In Ruby, one can append values to existing arrays using <<:

a = []
a << "foo"

but, can you also append key/value pairs to an existing hash?

h = {}
h << :key "bar"

I know you can do:

h[:key] = ""
h[:key] << "bar"

but that's not I want.


  • 26
    Why not h[:key] = "bar"?
    – Hauleth
    Nov 3, 2013 at 18:21
  • 7
    This doesn't work: h[:key] << "bar" Dec 11, 2017 at 14:30

6 Answers 6


There is merge!.

h = {}
h.merge!(key: "bar")
# => {:key=>"bar"}
  • 4
    I don't think merge! qualifies as simply creating a new key/value pair as it's actually used for another purpose. Nov 3, 2013 at 18:24
  • Good point. I think it may also end up depending on other factors that the OP didn't post. Nov 3, 2013 at 18:25
  • 1
    Ah, thanks. Looks like the store method does something similar. This was mostly an academic question as I've seen << referred as a way to append to arrays but wanted to see if it worked for hashes. Thanks again.
    – jcarpio
    Nov 3, 2013 at 18:41
  • 5
    The difference is this: store simply adds a new pair, it doesn't care if the key already exists. with merge! however, entries with duplicate keys are overridden so the method does a bit more than just adding pairs. If you benchmark the two, you will find store to be faster(trivial however especially on small hashes) Nov 3, 2013 at 18:51
  • 2
    @jcarpio Thanks. Hash#merge! returns the receiver hash just like Array#<< returns the receiver array. Hash#store is a completely different thing. Also, with the hash syntax sugar key: "bar" in the argument position, I thought this was the closest you can get to your notation. I knew this one is closer to what you wanted.
    – sawa
    Nov 4, 2013 at 1:54

Since hashes aren't inherently ordered, there isn't a notion of appending. Ruby hashes since 1.9 maintain insertion order, however. Here are the ways to add new key/value pairs.

The simplest solution is

h[:key] = "bar"

If you want a method, use store:

h.store(:key, "bar")

If you really, really want to use a "shovel" operator (<<), it is actually appending to the value of the hash as an array, and you must specify the key:

h[:key] << "bar"

The above only works when the key exists. To append a new key, you have to initialize the hash with a default value, which you can do like this:

h = Hash.new {|h, k| h[k] = ''}
h[:key] << "bar"

You may be tempted to monkey patch Hash to include a shovel operator that works in the way you've written:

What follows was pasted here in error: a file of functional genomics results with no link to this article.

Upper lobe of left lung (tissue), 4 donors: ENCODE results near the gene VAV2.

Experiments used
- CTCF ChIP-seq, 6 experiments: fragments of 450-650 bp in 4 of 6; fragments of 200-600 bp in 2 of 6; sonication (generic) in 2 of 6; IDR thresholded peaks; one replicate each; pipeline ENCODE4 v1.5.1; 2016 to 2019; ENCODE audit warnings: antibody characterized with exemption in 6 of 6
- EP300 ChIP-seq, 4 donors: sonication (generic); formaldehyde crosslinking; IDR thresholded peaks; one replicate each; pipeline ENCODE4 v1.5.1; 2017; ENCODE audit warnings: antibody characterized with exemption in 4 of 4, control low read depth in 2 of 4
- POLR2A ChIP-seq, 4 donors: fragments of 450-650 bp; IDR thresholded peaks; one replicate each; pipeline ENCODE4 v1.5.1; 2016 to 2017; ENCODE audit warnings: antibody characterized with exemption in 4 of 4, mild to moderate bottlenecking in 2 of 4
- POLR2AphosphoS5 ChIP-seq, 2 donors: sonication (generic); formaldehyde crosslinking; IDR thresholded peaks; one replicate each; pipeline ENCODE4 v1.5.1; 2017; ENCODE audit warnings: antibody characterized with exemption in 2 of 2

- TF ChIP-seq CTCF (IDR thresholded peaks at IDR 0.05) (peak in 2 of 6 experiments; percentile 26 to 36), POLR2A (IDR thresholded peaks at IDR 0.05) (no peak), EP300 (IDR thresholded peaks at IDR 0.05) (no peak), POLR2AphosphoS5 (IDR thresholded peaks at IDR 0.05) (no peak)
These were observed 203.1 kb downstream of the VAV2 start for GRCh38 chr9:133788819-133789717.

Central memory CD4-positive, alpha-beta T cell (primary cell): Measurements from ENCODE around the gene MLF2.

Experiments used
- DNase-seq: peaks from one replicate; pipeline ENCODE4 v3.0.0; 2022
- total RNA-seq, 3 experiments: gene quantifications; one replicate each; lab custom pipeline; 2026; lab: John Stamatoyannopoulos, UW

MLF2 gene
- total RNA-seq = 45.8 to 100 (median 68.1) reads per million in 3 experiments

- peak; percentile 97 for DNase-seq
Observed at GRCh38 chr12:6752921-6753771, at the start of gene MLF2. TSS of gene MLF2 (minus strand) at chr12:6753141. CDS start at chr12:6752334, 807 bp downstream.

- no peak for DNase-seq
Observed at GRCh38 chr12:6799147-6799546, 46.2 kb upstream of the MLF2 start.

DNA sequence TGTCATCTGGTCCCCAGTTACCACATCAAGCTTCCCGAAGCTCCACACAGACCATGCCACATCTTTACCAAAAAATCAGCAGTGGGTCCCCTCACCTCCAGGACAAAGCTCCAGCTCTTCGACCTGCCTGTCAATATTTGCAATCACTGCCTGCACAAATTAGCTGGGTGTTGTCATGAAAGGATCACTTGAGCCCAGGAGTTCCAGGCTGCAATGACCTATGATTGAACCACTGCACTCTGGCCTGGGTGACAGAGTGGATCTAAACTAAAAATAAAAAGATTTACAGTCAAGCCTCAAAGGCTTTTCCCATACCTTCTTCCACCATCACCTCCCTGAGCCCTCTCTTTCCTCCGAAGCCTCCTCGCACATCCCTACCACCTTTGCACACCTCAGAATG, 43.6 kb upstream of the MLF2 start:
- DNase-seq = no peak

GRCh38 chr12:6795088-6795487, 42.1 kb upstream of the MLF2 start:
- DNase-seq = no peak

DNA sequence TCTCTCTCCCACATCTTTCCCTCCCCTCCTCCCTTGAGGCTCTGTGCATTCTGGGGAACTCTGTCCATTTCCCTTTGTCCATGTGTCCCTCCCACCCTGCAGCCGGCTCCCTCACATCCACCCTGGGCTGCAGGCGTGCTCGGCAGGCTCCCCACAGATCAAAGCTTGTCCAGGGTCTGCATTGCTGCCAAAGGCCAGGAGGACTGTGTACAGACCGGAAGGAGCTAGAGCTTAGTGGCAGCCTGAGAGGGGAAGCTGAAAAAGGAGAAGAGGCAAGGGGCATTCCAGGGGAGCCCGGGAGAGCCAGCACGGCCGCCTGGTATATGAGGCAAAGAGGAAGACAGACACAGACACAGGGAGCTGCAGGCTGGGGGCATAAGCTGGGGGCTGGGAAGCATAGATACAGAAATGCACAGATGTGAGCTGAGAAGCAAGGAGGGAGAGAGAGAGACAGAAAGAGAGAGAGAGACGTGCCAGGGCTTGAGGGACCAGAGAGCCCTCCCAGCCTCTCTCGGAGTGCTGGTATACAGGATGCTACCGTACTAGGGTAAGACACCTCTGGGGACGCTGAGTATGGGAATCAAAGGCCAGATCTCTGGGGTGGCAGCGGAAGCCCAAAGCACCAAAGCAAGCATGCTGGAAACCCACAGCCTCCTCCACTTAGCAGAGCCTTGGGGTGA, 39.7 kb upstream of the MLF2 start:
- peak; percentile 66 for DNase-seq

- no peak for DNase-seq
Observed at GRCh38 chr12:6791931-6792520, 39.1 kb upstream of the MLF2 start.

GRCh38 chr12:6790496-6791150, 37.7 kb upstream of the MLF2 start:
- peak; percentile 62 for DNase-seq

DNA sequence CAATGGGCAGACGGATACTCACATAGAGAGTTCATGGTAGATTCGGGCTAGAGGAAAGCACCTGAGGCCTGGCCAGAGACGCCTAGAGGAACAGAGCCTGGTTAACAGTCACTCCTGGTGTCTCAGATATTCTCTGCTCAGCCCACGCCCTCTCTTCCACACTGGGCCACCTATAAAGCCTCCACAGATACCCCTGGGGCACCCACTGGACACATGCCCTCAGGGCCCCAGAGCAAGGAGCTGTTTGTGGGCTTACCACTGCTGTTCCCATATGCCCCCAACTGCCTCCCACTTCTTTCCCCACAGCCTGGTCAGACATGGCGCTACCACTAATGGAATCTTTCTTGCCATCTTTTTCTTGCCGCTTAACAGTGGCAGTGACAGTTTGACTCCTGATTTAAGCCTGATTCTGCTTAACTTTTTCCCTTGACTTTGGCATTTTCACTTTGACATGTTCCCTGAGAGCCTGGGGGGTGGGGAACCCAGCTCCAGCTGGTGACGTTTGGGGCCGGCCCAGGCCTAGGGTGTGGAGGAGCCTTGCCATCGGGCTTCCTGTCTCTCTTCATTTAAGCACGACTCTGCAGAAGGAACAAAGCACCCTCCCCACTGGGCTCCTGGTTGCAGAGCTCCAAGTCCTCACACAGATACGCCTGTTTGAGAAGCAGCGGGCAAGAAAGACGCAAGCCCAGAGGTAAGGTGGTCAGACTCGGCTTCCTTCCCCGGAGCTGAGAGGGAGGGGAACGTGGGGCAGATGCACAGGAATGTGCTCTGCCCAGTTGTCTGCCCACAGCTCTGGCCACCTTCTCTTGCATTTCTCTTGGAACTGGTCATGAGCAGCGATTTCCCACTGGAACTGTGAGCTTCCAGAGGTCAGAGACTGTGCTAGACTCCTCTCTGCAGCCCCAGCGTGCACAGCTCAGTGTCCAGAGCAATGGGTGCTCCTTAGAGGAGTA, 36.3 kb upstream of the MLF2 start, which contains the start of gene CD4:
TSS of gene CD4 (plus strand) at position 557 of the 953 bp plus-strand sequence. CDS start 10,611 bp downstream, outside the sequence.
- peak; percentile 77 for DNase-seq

class Hash
  def <<(k,v)

However, this doesn't inherit the "syntactic sugar" applied to the shovel operator in other contexts:

h << :key, "bar" #doesn't work
h.<< :key, "bar" #works
  • Thorough! Thanks for the contribution and insight.
    – jcarpio
    Nov 4, 2013 at 23:09
  • To note, as of Ruby 1.9, Hashes are ordered.
    – steel
    Jun 26, 2015 at 14:39
  • 1
    Ruby 1.9+ maintains insertion order, but a Hash as a data structure doesn't have the concept of any kind of inherent order. Jun 26, 2015 at 18:01

No, I don't think you can append key/value pairs. The only thing closest that I am aware of is using the store method:

h = {}
h.store("key", "value")

Perhaps you want Hash#merge ?

1.9.3p194 :015 > h={}
 => {} 
1.9.3p194 :016 > h.merge(:key => 'bar')
 => {:key=>"bar"} 
1.9.3p194 :017 > 

If you want to change the array in place use merge!

1.9.3p194 :016 > h.merge!(:key => 'bar')
 => {:key=>"bar"} 
  • I don't think merge it's a good idea because it returns a new array; not adding the new pair to the existing hash. Nov 3, 2013 at 18:27
  • How about the merge! (i.e. to existing array) instead of merge ? Nov 3, 2013 at 18:31
  • 1
    merge! technically works in this context but I think it should be used for merging two hashes rather than simply adding a new pair. Also, if you benchmark merge!, it's slower than store ;) Nov 3, 2013 at 18:38

Similar as they are, merge! and store treat existing hashes differently depending on keynames, and will therefore affect your preference. Other than that from a syntax standpoint, merge!'s key: "value" syntax closely matches up against JavaScript and Python. I've always hated comma-separating key-value pairs, personally.

hash = {}
hash.merge!(key: "value")
hash.merge!(:key => "value")
puts hash


hash = {}
hash.store(:key, "value")
hash.store("key", "value")
puts hash

{:key=>"value", "key"=>"value"}

To get the shovel operator << working, I would advise using Mark Thomas's answer.


I had to do a similar thing but I needed to add values with same keys. When I use merge or update I can't push values with same keys. So I had to use array of hashes.

    my_hash_static = {:header =>{:company => 'xx', :usercode => 'xx', :password => 'xx',
                      :type=> 'n:n', :msgheader => from}, :body=>[]}
    my_hash_dynamic = {:mp=>{:msg=>message, :no=>phones} }        
    my_hash_full = my_hash_static[:body].push my_hash_dynamic

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